Overview

Kyphosis is an exaggerated, forward rounding of the back. It can occur at any age but is most common in older women.

Age-related kyphosis is often due to weakness in the spinal bones that causes them to compress or crack. Other types of kyphosis can appear in infants or teens due to malformation of the spine or wedging of the spinal bones over time.

Mild kyphosis causes few problems. Severe kyphosis can cause pain and be disfiguring. Treatment for kyphosis depends on your age, and the cause and effects of the curvature.

Symptoms

Mild kyphosis may produce no noticeable signs or symptoms. But some people experience back pain and stiffness in addition to an abnormally curved spine.

When to see a doctor

Make an appointment with your doctor if you notice an increased curve in your upper back or in your child's spine.

Causes

The individual bones (vertebrae) that make up a healthy spine look like cylinders stacked in a column. Kyphosis occurs when the vertebrae in the upper back become more wedge shaped.

Abnormal vertebrae can be caused by:

  • Fractures. Broken or crushed vertebrae (compression fractures) can result in curvature of the spine. Mild compression fractures often don't produce noticeable signs or symptoms.
  • Osteoporosis. This bone-thinning disorder can cause spinal curvature, especially if weakened vertebrae result in compression fractures. Osteoporosis is most common in older women and people who have taken corticosteroids for long periods of time.
  • Disk degeneration. Soft, circular disks act as cushions between spinal vertebrae. With age, these disks dry out and shrink, which often worsens kyphosis.
  • Scheuermann's disease. Also called Scheuermann's kyphosis, this disease typically begins during the growth spurt that occurs before puberty. Boys are affected more often than girls.
  • Birth defects. Spinal bones that don't develop properly before birth can cause kyphosis.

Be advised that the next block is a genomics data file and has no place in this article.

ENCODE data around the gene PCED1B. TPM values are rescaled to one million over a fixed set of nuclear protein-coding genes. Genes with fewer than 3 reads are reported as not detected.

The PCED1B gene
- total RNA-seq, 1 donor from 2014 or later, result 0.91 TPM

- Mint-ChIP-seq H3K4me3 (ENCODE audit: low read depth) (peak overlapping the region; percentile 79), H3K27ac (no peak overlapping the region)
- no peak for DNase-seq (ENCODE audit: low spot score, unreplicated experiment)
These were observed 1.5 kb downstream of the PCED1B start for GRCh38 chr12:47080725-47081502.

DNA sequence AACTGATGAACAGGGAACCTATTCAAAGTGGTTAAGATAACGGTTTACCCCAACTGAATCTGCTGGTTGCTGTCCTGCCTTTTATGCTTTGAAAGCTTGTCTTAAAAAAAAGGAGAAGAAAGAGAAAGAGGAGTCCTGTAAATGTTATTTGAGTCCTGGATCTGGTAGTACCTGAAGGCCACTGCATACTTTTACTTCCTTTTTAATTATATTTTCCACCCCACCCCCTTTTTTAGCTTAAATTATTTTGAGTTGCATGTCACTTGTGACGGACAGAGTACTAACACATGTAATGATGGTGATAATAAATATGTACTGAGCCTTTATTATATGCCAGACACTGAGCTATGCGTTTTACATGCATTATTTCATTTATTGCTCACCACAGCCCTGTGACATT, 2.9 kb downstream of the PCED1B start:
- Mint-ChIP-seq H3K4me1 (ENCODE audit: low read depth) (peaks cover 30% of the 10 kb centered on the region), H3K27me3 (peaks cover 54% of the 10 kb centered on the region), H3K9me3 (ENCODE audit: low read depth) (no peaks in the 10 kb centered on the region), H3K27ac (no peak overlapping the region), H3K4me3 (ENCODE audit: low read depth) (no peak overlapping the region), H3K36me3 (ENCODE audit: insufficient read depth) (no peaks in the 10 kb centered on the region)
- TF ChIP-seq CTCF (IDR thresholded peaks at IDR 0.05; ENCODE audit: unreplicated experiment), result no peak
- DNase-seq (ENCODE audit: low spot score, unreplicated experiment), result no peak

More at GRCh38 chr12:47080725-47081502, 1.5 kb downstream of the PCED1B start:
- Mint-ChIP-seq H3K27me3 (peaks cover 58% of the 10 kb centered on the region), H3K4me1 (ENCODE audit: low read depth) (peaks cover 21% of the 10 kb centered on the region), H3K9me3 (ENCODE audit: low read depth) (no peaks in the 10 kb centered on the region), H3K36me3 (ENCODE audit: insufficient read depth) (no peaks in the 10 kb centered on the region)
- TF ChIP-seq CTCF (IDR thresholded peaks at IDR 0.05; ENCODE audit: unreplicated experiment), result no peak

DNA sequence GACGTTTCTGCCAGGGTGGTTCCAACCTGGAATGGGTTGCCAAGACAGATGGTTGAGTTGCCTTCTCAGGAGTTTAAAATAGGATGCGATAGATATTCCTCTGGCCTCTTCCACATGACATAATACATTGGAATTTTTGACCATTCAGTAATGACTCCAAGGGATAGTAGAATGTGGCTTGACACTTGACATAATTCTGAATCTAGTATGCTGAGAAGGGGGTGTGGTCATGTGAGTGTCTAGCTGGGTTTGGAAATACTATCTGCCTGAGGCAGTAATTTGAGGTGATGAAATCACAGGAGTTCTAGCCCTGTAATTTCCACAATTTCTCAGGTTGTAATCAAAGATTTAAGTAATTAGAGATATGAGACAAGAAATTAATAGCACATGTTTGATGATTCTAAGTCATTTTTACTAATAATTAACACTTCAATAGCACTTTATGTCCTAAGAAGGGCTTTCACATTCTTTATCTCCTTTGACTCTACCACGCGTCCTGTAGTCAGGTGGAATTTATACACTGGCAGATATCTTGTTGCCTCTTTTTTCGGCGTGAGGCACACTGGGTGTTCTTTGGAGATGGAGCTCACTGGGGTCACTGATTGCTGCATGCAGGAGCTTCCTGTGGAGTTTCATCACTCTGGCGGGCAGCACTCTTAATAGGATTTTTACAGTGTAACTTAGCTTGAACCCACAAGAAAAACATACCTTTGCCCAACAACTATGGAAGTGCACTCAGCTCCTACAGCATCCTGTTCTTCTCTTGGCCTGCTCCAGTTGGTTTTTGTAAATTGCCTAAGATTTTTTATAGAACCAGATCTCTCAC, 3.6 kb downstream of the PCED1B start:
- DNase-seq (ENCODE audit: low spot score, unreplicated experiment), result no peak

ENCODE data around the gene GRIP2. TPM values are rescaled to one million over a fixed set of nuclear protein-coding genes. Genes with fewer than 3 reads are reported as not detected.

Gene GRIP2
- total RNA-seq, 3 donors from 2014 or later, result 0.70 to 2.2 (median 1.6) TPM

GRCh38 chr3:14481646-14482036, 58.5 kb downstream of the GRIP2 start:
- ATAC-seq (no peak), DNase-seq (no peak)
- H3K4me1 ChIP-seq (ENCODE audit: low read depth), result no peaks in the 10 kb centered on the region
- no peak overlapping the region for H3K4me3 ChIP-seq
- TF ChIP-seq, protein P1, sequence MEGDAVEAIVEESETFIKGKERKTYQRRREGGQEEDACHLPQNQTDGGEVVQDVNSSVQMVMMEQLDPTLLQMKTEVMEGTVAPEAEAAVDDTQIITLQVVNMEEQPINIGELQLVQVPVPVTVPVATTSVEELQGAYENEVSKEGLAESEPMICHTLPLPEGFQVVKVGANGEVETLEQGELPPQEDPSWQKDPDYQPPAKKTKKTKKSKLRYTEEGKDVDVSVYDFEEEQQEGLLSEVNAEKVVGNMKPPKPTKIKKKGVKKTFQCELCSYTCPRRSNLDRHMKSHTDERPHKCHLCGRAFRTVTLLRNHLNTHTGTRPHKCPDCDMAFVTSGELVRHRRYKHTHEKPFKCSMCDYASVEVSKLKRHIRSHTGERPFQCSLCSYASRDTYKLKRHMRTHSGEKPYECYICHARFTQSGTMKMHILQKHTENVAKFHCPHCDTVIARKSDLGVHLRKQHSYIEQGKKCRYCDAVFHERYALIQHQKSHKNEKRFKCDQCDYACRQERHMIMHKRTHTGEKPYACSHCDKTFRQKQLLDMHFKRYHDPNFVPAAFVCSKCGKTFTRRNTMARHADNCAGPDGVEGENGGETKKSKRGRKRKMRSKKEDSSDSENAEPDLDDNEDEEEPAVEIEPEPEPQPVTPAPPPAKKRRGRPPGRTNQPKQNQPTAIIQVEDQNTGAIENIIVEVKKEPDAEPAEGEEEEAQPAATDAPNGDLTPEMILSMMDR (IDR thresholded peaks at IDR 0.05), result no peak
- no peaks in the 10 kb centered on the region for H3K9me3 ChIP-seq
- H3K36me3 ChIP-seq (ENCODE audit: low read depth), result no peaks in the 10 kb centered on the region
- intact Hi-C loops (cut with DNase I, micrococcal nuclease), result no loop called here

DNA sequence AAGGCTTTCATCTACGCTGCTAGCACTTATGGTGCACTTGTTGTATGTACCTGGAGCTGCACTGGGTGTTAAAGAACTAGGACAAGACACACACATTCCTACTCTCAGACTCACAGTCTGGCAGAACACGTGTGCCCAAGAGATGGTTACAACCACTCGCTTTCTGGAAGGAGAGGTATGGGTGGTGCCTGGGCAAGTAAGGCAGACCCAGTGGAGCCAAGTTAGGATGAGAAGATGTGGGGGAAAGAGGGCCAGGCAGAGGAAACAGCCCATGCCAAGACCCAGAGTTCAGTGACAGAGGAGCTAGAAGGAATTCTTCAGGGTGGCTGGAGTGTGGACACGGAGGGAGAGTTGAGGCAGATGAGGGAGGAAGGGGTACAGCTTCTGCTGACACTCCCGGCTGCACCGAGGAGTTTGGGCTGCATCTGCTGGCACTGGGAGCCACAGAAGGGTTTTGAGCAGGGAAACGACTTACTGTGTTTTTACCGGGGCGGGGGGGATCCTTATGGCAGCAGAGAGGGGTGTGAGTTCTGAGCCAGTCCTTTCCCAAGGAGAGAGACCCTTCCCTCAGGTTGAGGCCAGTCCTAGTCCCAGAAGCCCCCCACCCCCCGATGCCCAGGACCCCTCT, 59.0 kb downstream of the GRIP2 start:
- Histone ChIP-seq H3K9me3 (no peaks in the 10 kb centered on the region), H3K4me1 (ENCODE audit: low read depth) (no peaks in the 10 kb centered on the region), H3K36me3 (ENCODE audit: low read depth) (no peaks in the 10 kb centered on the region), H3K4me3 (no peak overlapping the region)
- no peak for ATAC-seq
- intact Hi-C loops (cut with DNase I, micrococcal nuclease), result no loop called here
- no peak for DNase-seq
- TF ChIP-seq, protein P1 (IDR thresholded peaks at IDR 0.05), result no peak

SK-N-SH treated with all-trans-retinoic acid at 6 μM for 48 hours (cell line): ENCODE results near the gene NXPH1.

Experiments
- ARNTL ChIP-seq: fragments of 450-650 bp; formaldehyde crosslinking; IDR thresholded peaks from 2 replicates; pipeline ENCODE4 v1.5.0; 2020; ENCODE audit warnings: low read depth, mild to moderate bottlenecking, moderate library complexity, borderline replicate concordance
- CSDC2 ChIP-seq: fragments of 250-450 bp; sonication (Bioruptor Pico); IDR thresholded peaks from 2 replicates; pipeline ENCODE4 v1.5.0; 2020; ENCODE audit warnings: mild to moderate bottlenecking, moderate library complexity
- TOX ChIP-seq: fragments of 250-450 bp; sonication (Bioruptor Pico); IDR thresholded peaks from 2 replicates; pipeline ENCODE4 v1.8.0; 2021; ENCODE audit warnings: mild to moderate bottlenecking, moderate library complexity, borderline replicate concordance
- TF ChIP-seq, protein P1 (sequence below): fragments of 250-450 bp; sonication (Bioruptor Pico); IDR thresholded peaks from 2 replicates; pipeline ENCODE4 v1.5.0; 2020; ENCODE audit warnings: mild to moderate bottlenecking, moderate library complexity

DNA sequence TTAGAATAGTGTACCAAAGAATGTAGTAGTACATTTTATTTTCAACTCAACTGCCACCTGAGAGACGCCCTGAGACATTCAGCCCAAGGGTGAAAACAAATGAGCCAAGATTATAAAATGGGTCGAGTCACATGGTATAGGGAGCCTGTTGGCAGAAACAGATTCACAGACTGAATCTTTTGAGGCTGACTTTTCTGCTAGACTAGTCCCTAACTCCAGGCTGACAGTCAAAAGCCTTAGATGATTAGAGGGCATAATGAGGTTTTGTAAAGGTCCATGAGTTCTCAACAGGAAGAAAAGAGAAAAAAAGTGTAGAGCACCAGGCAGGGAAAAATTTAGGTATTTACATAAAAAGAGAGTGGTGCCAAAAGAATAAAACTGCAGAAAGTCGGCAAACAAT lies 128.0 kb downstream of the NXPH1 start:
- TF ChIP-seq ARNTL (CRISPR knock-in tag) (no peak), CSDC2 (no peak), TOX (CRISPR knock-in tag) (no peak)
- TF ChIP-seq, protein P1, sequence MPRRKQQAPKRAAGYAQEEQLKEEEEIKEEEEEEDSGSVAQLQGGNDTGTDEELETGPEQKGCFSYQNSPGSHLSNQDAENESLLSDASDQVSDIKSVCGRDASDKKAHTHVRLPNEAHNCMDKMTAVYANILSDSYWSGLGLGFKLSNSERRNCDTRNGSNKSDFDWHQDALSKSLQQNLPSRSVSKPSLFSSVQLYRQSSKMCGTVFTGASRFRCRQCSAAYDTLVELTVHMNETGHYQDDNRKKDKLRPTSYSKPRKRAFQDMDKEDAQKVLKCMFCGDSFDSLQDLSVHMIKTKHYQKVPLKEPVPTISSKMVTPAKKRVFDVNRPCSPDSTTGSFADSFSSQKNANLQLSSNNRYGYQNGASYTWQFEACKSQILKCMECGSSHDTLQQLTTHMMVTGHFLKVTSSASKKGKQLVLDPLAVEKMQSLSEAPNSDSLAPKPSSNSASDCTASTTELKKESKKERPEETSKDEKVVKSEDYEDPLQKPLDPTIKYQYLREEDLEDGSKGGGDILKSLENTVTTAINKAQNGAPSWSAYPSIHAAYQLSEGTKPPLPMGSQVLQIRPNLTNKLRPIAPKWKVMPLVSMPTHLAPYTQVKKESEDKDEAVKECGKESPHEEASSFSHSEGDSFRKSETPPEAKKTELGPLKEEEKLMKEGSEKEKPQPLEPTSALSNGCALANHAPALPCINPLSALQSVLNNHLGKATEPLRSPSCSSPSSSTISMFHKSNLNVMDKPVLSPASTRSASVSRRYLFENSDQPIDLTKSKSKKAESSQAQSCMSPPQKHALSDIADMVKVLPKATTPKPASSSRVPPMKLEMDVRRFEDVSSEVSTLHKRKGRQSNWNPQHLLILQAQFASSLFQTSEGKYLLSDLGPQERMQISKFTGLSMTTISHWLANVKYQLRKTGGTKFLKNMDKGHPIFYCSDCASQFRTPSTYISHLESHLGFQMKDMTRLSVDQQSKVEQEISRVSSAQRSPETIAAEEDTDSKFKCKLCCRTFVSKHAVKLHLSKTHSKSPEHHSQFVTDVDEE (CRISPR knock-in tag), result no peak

• Syndromes. Kyphosis in children can also be associated with certain syndromes, such as Ehlers-Danlos syndrome and Marfan syndrome.
  • Cancer and cancer treatments. Cancer in the spine can weaken vertebrae and make them more prone to compression fractures, as can chemotherapy and radiation cancer treatments.

Complications

In addition to causing back pain, kyphosis may cause:

  • Breathing problems. Severe kyphosis can put pressure on the lungs.
  • Limited physical functions. Kyphosis is associated with weakened back muscles and difficulty doing tasks such as walking and getting out of chairs. The spinal curvature can also make it difficult to gaze upward or drive and can cause pain when you lie down.
  • Digestive problems. Severe kyphosis can compress the digestive tract, causing problems such as acid reflux and difficulty with swallowing.
  • Body image problems. People with kyphosis, especially adolescents, may develop a poor body image from having a rounded back or from wearing a brace to correct the condition. For older people, poor body image can lead to social isolation.

Kyphosis care at Mayo Clinic

May 23, 2018
References
  1. Kado DM. Overview of hyperkyphosis in older persons. https://www.uptodate.com/contents/search. Accessed April 14, 2018.
  2. Frontera WR. Scoliosis and kyphosis. In: Essentials of Physical Medicine and Rehabilitation: Musculoskeletal Disorders, Pain, and Rehabilitation. 3rd ed. Philadelphia, Pa.: Saunders Elsevier; 2015. https://www.clinicalkey.com. Accessed April 14, 2018.
  3. McCarthy J, et al. Diagnosis and management of vertebral compression fractures. American Family Physician. 2016;94:44.
  4. Kyphosis (roundback) of the spine. American Academy of Orthopaedic Surgeons. http://orthoinfo.aaos.org/topic.cfm?topic=A00423. Accessed April 15, 2018.
  5. Azar FM, et al. Scoliosis and kyphosis. In: Campbell's Operative Orthopaedics. 13th ed. Philadelphia, Pa.: Elsevier; 2017. https://www.clinicalkey.com. Accessed April 14, 2018.
  6. Nigrovic PA. Back pain in children and adolescents: Causes. https://www.uptodate.com/contents/search. Accessed April 14, 2018.
  7. Schwartzstein RM. Chest wall diseases and restrictive physiology. https://www.uptodate.com/contents/search. Accessed April 14, 2018.
  8. Brown A. Allscripts EPSi. Mayo Clinic, Rochester, Minn. Sept. 19, 2017.
  9. Shaughnessy WJ (expert opinion). Mayo Clinic, Rochester, Minn. April 30, 2018.

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